It’s nice we’re all so jolly and jizzed over Michael Moore’s new movie. 

But is anyone else uneasy that a self-important filmmaker who’s been a little lax when it comes to intellectual discipline is having so much influence on the debate about this war? 

Didn’t you find those record-breaking lines at local theaters somewhat embarrassing? After all, we do read around here, we don’t need great big pictures.  

Alarms should go off when we find ourselves getting all tingly over Moore’s divining of motives or conjuring up perfect connections between ambiguous facts. He himself has backpedaled some from claims he made during the pre-release promo tour. 

Moore is more just a clever propagandist, a fantasist, than a real documentarian. That’s fine, but I hope we and our children remember the difference. 

James Day 




Editors, Daily Planet: 

Since I have known Albert Sukoff for at least 30 of his 40 years in Berkeley and since he and I both have planning degrees from UC, I have to offer a couple of observations about his op-ed piece. First, Berkeley may indeed have a bloated city bureaucracy, but the fact that “Hayward is six times larger [in area] than Berkeley...” probably simplifies rather than expands the need for city administrators. Berkeley zoning staff, traffic engineers, and police spend a lot of time trying to sort out the problems caused by congestion in a city with no place to grow. Second, I suspect, without checking the statistics, that Berkeley has lost population because of the decline in household size, caused by gentrification of historically low-income neighborhoods and the move of some families to the suburbs in search of “better” (or at least whiter) schools. The number of households and cars belonging to households has not declined. In saying that “those who might otherwise live here must drive here...” Albert seems to buy without question the university’s inferences that the increase in faculty and staff commuters is the result of city’s policies. The problem is that the free market, that Albert so much worships, has placed the cost of Berkeley housing beyond the reach of most who live on university salaries. If the city is at fault it is because among the reasons affluent buyers push up the price of housing are that the NPO and Berkeley zoning and traffic controls, while sometimes annoying, have made so much of the city a nice place to live.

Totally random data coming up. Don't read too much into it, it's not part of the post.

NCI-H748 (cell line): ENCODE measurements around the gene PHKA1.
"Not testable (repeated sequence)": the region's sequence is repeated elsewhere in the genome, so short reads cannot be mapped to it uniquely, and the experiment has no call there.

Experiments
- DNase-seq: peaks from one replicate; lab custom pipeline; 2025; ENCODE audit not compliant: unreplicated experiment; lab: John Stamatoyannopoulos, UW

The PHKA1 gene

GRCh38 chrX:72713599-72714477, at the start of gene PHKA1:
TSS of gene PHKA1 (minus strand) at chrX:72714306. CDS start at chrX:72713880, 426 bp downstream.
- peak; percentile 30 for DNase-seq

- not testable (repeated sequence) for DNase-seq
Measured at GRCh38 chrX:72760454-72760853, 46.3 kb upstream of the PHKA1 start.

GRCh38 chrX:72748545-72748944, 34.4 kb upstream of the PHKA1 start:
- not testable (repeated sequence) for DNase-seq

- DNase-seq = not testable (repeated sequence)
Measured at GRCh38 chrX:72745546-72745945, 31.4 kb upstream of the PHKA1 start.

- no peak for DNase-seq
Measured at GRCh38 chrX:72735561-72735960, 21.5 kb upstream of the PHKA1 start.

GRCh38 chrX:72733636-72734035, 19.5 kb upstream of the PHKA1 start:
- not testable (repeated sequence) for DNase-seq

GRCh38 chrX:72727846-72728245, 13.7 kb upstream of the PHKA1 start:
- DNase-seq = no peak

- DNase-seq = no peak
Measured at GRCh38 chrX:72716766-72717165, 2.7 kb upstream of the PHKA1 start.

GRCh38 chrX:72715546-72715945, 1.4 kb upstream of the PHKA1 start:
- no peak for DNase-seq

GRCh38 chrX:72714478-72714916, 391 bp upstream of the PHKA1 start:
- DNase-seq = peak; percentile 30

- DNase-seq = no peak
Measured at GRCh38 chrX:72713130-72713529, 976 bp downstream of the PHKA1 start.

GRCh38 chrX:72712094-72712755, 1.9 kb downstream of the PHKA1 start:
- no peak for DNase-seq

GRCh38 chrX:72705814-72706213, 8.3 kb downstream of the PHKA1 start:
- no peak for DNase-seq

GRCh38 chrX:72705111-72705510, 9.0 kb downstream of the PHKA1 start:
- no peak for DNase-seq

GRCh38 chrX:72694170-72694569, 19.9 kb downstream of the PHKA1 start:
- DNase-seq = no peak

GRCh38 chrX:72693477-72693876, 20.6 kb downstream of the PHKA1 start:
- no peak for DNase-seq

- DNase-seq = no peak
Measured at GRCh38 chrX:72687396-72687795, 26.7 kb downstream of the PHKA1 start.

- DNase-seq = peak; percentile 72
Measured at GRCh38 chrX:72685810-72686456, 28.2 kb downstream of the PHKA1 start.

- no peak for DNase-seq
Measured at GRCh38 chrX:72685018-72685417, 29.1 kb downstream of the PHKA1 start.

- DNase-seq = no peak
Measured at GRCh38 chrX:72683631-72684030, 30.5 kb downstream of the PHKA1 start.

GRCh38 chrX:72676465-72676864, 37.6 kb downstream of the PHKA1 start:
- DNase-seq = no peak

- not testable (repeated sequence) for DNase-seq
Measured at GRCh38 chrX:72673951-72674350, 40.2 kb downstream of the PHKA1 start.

Christopher Adams 




Editors, Daily Planet: 

In response to Peter Klatt’s letter, following mine (Daily Planet, June 29-July 2), I hope I made it clear that we welcome La Farine, but oppose the granting of another food service permit, which their proposed tables would require. 

I heartily agree with him that to solve Berkeley’s budget problems we must increase retail trade. Berkeley residents probably spend tens of millions of dollars each year in Emeryville and El Cerrito, because that’s where the stores are. Big stores. And Berkeley derives no revenue from that outflow of money.  

The most obvious solution to this problem lies at the foot of Gilman, where everything west of Seventh Street is a wasteland of scrapyards and shanties. This freeway exit could become a bustling hub of commerce.